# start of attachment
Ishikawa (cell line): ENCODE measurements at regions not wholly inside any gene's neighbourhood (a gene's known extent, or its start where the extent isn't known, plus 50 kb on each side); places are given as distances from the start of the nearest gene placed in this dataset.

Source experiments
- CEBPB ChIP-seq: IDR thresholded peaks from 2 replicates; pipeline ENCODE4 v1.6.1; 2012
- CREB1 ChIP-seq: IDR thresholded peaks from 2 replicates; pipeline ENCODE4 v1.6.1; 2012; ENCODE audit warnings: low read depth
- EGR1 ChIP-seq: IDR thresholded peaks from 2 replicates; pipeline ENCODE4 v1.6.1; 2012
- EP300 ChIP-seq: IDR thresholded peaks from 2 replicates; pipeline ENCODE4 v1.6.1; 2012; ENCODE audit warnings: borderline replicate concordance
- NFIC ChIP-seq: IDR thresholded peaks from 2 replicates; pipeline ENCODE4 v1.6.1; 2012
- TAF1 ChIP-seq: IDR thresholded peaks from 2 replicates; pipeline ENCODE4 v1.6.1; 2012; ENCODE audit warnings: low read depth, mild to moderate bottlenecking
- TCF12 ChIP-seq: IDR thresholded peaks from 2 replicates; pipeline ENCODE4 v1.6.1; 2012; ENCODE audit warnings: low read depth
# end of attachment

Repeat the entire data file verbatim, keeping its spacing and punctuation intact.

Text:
Ishikawa (cell line): ENCODE measurements at regions not wholly inside any gene's neighbourhood (a gene's known extent, or its start where the extent isn't known, plus 50 kb on each side); places are given as distances from the start of the nearest gene placed in this dataset.

Source experiments
- CEBPB ChIP-seq: IDR thresholded peaks from 2 replicates; pipeline ENCODE4 v1.6.1; 2012
- CREB1 ChIP-seq: IDR thresholded peaks from 2 replicates; pipeline ENCODE4 v1.6.1; 2012; ENCODE audit warnings: low read depth
- EGR1 ChIP-seq: IDR thresholded peaks from 2 replicates; pipeline ENCODE4 v1.6.1; 2012
- EP300 ChIP-seq: IDR thresholded peaks from 2 replicates; pipeline ENCODE4 v1.6.1; 2012; ENCODE audit warnings: borderline replicate concordance
- NFIC ChIP-seq: IDR thresholded peaks from 2 replicates; pipeline ENCODE4 v1.6.1; 2012
- TAF1 ChIP-seq: IDR thresholded peaks from 2 replicates; pipeline ENCODE4 v1.6.1; 2012; ENCODE audit warnings: low read depth, mild to moderate bottlenecking
- TCF12 ChIP-seq: IDR thresholded peaks from 2 replicates; pipeline ENCODE4 v1.6.1; 2012; ENCODE audit warnings: low read depth